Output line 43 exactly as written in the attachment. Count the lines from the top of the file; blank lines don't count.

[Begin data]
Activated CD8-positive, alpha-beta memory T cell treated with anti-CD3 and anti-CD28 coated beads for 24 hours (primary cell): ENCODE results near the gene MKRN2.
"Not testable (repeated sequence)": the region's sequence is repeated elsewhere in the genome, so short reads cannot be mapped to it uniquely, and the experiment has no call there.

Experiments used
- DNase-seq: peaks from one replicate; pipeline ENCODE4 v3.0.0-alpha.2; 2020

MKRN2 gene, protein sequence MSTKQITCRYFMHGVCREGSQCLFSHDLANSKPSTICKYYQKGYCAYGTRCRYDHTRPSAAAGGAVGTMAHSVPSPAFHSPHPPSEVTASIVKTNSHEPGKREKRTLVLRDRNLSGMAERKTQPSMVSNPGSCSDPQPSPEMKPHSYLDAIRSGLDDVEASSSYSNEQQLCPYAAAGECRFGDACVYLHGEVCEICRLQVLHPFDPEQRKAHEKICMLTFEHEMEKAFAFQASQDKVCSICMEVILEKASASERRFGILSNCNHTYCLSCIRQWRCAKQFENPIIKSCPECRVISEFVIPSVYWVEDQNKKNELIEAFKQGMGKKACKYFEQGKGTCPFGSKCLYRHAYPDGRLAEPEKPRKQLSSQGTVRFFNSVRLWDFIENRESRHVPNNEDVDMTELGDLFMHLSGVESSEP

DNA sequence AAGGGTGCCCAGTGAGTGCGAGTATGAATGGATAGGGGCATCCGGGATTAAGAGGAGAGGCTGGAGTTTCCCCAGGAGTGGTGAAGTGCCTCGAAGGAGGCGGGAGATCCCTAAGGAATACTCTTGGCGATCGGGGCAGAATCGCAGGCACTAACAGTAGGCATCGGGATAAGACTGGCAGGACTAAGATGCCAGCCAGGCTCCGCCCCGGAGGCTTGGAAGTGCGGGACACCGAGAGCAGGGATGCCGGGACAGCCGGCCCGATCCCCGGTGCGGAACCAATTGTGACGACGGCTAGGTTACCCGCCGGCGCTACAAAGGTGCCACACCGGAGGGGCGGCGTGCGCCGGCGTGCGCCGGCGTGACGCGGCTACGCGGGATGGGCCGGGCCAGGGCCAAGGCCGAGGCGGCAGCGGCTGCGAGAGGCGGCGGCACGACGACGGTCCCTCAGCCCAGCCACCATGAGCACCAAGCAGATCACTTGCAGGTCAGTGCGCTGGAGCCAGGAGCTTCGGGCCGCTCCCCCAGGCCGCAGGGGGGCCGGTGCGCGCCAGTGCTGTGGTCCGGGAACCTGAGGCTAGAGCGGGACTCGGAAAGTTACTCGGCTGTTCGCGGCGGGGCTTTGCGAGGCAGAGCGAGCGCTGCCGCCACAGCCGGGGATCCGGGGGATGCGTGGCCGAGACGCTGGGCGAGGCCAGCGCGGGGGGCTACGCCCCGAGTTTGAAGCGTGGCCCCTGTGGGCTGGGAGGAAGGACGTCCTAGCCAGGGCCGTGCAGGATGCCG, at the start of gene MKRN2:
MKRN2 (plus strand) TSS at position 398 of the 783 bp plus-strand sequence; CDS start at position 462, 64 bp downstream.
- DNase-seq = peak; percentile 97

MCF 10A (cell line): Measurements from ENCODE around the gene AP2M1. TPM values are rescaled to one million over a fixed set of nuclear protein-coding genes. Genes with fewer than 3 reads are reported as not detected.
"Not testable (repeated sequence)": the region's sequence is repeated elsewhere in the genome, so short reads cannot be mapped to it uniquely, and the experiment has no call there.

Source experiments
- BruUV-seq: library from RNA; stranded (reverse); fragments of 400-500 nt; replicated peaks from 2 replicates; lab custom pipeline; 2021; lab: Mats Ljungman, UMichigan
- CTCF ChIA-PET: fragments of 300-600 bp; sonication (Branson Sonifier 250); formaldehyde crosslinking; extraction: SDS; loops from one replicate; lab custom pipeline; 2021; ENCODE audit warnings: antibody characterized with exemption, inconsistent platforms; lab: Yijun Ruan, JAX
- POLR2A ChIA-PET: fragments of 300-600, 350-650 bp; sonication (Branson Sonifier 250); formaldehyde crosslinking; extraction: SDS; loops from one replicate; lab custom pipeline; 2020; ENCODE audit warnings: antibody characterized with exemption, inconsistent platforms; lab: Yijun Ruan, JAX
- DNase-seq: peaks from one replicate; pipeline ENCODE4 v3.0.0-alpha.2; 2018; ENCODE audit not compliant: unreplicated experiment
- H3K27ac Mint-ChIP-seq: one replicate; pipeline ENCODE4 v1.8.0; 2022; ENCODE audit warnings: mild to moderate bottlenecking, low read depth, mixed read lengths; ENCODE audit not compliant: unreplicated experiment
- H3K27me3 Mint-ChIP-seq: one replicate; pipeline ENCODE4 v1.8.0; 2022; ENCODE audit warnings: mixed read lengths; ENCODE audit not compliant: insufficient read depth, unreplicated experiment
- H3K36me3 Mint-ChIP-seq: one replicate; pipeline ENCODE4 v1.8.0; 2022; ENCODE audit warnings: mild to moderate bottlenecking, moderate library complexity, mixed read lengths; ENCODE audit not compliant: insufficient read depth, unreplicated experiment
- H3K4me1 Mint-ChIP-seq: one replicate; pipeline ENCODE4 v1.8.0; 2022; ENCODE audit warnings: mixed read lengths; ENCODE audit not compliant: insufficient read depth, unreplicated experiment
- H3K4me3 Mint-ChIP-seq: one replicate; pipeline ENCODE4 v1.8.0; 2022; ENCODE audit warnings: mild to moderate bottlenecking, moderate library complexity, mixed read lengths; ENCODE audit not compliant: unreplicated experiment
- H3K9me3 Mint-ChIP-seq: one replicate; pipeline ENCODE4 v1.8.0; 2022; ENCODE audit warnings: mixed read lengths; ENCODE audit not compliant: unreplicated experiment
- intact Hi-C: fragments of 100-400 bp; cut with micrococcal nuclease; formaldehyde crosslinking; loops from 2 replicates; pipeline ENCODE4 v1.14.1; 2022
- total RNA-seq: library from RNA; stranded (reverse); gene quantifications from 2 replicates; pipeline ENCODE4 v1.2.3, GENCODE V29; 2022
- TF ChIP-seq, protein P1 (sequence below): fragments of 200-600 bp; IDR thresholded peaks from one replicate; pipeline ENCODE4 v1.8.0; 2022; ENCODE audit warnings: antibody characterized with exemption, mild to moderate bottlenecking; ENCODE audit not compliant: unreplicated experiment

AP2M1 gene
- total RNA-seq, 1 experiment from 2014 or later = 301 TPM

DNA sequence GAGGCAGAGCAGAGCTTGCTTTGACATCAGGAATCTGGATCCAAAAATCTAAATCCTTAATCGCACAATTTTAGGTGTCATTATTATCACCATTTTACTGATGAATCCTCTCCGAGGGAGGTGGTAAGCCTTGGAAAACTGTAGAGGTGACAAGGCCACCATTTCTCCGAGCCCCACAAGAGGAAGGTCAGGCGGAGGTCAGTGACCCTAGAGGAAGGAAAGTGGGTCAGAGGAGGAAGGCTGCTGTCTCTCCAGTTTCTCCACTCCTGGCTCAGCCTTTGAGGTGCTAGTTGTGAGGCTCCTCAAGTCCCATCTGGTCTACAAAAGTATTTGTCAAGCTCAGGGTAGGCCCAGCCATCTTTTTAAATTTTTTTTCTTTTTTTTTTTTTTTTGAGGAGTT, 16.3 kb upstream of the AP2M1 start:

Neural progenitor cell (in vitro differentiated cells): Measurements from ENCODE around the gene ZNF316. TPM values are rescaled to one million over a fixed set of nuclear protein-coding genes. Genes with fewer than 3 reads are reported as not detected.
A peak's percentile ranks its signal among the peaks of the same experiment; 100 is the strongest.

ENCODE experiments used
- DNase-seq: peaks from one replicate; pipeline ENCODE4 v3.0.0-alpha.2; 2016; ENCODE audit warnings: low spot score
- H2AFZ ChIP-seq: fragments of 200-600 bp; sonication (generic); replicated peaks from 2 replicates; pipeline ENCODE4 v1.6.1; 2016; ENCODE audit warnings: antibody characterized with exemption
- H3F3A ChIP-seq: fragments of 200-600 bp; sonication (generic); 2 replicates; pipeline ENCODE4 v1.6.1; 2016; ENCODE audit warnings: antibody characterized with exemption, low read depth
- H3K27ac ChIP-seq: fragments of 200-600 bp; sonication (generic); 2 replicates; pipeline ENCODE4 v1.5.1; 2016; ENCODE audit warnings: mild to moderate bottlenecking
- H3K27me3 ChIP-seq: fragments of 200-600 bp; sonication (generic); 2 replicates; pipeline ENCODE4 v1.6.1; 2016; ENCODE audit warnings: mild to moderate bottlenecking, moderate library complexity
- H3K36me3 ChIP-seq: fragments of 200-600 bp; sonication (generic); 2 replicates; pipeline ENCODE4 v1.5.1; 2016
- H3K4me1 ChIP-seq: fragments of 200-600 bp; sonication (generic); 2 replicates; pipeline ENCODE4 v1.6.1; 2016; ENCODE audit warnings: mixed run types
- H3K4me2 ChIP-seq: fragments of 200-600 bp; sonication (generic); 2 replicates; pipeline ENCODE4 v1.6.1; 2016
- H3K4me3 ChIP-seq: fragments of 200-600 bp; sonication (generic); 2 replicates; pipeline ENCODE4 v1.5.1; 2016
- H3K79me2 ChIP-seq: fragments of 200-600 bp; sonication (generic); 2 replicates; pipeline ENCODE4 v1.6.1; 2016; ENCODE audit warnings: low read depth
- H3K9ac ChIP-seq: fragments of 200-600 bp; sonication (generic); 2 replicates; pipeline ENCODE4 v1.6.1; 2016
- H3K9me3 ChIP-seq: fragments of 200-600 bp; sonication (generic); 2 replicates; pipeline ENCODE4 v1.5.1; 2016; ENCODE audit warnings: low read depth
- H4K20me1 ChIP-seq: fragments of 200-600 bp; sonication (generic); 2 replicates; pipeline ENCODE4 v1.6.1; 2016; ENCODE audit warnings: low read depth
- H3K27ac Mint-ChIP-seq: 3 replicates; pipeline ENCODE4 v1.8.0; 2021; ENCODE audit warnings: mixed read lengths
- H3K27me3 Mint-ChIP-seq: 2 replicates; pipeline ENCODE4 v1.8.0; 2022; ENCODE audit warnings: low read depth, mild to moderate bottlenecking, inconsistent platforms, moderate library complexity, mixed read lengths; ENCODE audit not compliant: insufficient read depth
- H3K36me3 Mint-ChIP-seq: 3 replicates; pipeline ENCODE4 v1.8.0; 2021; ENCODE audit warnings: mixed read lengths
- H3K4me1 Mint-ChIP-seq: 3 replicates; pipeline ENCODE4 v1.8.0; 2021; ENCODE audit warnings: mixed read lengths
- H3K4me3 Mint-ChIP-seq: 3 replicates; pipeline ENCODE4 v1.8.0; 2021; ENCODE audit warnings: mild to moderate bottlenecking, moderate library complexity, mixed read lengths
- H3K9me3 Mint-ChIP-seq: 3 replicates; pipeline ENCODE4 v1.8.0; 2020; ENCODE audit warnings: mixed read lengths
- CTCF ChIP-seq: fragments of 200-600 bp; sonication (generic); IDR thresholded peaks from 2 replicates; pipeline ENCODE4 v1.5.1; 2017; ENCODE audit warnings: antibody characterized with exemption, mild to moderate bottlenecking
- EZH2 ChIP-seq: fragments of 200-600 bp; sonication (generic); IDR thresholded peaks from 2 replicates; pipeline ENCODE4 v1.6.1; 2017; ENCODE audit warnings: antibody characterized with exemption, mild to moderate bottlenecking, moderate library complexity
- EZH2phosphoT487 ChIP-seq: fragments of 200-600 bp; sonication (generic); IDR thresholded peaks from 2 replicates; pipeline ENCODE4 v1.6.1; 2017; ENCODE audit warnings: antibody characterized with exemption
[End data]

- H4K20me1 ChIP-seq: fragments of 200-600 bp; sonication (generic); 2 replicates; pipeline ENCODE4 v1.6.1; 2016; ENCODE audit warnings: low read depth